Gaza's Hamas rulers on Wednesday night said that gunmen abducted four Palestinians in neighboring Sinai after intercepting a bus bound for Cairo airport, The Associated Press (AP) reports.
The Hamas interior ministry said the Palestinian travelers had crossed from Gaza into Egypt late Wednesday on the third day of the partial opening of the Rafah crossing.
Witnesses told AP that several masked militants opened fire in the air and stopped the bus half an hour after it rolled into the restive peninsula.
They grabbed four youths and fled the scene, according to the report.
The witnesses, Palestinians who were in the bus, preferred not to disclose their names fearing retribution. They said they believed the militants to be from the Egyptian affiliate of the Islamic State (ISIS) group.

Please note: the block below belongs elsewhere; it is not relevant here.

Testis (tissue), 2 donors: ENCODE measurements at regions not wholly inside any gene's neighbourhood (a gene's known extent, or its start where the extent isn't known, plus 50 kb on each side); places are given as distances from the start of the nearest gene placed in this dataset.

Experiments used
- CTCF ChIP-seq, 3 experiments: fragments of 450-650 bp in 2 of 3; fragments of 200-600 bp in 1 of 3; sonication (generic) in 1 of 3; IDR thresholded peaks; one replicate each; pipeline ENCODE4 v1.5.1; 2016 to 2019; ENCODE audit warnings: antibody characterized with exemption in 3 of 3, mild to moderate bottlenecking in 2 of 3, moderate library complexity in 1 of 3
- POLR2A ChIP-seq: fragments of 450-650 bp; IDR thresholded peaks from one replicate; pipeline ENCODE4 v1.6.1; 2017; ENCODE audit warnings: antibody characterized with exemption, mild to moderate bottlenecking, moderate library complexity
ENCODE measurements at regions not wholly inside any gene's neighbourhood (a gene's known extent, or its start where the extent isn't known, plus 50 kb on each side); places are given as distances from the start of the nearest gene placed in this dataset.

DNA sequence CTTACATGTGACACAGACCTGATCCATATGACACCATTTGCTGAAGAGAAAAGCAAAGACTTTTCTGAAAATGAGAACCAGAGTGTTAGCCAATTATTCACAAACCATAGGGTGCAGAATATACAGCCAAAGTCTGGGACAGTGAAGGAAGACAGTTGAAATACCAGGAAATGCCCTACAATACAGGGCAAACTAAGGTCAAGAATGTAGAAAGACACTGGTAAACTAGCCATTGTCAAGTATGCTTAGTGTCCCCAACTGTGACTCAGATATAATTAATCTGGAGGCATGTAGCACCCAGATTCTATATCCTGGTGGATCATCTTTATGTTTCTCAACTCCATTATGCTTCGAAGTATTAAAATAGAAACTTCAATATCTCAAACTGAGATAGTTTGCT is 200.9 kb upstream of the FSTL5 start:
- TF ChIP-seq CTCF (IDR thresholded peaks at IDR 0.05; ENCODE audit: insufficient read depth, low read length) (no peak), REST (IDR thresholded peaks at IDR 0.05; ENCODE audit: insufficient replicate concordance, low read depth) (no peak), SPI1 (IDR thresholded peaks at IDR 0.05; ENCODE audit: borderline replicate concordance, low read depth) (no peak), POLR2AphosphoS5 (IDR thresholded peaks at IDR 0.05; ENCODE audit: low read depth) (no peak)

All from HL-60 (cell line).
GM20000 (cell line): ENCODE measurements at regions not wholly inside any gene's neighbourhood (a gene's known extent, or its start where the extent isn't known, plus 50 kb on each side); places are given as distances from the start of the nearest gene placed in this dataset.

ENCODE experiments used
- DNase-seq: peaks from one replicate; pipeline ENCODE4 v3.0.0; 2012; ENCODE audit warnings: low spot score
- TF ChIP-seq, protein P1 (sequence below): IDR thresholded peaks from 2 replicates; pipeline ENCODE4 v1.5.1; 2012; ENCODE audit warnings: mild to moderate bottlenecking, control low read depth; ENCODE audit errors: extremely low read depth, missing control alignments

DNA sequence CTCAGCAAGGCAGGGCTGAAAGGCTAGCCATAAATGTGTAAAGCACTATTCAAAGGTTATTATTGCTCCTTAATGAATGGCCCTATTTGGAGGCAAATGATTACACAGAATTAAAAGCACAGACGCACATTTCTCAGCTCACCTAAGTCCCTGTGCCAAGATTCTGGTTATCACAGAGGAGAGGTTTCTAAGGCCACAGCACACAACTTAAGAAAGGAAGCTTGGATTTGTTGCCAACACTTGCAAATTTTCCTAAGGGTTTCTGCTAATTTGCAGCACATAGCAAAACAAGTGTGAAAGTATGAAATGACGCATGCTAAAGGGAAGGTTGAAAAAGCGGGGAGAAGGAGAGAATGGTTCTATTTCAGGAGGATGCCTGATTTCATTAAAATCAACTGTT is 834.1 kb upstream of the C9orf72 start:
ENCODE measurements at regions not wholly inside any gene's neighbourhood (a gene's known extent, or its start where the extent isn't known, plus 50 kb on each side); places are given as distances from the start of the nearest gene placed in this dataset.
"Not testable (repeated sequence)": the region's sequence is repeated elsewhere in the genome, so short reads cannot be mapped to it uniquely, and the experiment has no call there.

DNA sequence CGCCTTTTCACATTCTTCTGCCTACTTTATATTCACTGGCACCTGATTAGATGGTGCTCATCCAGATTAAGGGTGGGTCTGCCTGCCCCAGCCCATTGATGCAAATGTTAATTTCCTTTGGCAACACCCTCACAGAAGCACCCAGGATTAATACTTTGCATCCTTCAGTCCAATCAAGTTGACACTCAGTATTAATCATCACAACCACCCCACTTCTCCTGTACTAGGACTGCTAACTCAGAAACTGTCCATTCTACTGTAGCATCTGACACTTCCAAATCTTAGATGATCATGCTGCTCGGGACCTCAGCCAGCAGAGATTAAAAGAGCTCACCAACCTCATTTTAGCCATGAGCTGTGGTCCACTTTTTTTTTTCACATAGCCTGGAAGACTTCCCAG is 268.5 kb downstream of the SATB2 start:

Hamas officials are trying to determine who the gunmen are.
Egypt this week opened the Rafah crossing to Gaza for a period of four days, the first time in two months it has done so.
Egyptian authorities have kept the crossing virtually sealed since a terrorist attack in the Sinai Peninsula in October 2014, though they have temporarily reopened the crossing several times.
Sources in Egypt have revealed that Hamas terrorists had provided the weapons for the lethal attacks in October, which killed 30 soldiers, through one of its smuggling tunnels under the border to Sinai. Hamas denies the allegations.
The October attack was one of many Egypt has had to deal with in the Sinai in recent years.
Egypt has been dealing with an insurgency in the restive Sinai Peninsula, with most of the attacks being claimed by the Sinai Province, which is affiliated with the Islamic State (ISIS).
Among the attacks claimed by the group since Morsi's ouster was the assassination of a top Egyptian police general, who was gunned down as he left his home in a west Cairo neighborhood, and a bus bombing on a tour bus filled with South Korean tourists in the Sinai.
This week, Egyptian President Abdel Fattah Al-Sisi approved an anti-terrorism law that sets up special courts and provides protections to its enforcers.